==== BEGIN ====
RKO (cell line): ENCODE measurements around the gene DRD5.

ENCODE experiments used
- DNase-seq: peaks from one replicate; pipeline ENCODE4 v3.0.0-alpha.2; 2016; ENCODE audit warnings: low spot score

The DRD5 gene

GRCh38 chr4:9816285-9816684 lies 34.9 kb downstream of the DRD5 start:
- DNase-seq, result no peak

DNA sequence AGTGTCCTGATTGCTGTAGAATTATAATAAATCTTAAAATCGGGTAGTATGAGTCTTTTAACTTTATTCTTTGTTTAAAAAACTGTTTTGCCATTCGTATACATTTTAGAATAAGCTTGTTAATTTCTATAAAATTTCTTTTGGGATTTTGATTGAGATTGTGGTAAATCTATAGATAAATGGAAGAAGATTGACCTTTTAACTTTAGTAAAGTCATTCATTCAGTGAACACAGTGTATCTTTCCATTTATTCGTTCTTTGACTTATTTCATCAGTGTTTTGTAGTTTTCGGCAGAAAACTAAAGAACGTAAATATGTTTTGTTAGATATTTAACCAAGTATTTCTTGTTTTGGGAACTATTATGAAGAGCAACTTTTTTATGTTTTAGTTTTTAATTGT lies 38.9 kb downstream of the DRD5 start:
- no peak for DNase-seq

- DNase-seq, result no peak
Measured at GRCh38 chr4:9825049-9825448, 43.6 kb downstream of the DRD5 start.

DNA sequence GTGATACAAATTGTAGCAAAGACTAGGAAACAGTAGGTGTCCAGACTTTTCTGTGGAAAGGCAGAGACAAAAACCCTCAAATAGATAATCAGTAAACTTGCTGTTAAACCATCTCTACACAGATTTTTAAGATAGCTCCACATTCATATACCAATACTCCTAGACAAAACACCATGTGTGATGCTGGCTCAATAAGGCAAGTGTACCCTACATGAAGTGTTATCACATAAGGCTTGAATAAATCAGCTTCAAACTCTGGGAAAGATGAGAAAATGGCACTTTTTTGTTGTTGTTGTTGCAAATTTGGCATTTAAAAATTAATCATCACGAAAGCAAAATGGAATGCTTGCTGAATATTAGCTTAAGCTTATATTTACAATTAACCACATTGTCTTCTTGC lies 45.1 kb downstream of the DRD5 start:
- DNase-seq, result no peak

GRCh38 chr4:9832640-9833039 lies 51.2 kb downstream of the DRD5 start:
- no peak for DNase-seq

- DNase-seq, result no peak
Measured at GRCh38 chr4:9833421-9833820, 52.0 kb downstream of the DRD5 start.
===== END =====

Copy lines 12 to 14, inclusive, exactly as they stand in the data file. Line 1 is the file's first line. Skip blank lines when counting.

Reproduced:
- DNase-seq, result no peak

GRCh38 chr4:9832640-9833039 lies 51.2 kb downstream of the DRD5 start:
- no peak for DNase-seq